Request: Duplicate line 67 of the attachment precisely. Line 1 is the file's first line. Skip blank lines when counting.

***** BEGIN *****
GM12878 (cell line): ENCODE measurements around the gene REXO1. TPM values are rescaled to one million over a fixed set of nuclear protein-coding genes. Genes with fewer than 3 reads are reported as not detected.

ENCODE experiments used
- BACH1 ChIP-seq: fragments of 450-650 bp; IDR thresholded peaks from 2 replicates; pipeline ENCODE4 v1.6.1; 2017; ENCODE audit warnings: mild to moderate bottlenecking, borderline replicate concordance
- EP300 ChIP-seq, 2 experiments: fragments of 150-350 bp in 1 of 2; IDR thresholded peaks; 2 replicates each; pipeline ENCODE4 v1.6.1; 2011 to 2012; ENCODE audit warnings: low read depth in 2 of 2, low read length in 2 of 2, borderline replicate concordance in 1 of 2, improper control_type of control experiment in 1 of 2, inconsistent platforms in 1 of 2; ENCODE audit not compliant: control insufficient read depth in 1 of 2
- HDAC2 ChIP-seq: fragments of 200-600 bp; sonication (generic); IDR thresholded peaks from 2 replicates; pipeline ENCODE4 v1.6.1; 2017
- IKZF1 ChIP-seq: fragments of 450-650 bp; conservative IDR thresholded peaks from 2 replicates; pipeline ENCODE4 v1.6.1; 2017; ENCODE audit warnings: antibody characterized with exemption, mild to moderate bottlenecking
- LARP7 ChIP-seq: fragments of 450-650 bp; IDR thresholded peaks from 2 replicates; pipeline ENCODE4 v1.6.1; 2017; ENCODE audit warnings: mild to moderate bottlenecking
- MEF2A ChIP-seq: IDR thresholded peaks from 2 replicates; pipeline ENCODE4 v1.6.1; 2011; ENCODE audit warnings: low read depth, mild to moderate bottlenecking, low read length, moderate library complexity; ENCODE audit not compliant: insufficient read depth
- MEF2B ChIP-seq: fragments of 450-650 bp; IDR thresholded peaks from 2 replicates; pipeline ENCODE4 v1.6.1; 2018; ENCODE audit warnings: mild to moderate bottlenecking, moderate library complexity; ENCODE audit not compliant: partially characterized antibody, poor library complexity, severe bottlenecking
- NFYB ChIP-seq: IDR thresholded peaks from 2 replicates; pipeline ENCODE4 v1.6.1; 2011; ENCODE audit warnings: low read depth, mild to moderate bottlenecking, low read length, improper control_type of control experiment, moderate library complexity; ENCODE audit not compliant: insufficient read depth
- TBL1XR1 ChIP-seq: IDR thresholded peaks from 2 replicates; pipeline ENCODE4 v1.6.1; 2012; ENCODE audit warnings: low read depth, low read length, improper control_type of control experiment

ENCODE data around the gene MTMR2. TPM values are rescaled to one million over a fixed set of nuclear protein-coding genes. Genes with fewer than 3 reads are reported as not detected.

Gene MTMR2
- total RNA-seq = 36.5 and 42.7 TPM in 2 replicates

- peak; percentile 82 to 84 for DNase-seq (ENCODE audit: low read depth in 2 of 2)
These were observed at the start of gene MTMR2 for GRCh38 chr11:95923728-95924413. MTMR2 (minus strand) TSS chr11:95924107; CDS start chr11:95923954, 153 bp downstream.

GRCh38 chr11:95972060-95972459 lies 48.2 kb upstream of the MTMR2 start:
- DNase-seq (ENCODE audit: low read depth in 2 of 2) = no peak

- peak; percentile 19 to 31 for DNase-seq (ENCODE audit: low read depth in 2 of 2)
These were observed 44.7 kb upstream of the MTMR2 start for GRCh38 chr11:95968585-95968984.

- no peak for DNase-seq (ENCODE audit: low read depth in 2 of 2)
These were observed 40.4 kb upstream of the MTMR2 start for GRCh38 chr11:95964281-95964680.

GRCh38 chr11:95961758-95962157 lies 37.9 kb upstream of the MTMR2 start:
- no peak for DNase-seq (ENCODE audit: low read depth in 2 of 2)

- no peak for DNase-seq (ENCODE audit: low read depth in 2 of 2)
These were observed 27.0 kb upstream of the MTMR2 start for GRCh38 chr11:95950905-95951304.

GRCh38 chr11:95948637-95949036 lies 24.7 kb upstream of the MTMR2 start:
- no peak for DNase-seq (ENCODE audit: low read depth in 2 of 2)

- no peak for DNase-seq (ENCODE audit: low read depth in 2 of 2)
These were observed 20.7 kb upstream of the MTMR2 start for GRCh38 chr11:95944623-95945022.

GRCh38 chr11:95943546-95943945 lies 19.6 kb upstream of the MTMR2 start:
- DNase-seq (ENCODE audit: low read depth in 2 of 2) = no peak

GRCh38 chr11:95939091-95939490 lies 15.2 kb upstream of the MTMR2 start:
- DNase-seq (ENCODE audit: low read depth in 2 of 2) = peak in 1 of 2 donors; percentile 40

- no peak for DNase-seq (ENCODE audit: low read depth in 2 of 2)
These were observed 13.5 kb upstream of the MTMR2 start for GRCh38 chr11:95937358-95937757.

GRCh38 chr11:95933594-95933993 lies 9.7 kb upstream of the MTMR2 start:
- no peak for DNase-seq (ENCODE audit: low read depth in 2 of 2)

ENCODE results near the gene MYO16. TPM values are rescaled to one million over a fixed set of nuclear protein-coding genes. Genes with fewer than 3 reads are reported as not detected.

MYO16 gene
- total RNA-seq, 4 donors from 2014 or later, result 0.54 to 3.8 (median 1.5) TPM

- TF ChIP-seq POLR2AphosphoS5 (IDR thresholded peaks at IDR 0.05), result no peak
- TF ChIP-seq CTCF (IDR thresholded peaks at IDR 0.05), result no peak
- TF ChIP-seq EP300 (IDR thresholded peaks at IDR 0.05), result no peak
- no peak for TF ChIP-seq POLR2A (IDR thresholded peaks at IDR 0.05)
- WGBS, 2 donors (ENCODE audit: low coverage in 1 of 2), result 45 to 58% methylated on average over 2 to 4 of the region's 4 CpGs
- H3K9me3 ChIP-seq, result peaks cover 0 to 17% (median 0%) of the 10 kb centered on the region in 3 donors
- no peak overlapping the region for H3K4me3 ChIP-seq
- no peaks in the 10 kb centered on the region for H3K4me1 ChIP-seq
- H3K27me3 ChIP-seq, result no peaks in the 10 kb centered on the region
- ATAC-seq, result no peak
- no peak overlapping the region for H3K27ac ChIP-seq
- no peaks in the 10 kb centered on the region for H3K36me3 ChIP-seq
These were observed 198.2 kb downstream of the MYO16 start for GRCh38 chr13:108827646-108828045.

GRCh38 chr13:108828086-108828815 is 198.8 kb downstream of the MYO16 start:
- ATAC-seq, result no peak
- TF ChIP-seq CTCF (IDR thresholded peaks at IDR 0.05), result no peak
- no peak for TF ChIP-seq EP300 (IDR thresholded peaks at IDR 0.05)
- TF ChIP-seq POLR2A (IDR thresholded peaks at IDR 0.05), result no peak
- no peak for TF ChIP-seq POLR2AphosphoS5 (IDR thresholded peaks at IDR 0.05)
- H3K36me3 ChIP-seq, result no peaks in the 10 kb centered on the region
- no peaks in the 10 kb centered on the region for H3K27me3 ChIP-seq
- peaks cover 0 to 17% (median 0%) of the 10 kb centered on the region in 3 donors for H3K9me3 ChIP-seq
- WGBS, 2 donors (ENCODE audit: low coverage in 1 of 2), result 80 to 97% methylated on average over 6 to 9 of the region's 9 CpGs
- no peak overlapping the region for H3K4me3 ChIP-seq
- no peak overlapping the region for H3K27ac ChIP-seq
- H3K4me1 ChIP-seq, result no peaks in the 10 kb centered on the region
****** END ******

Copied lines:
- H3K4me1 ChIP-seq, result no peaks in the 10 kb centered on the region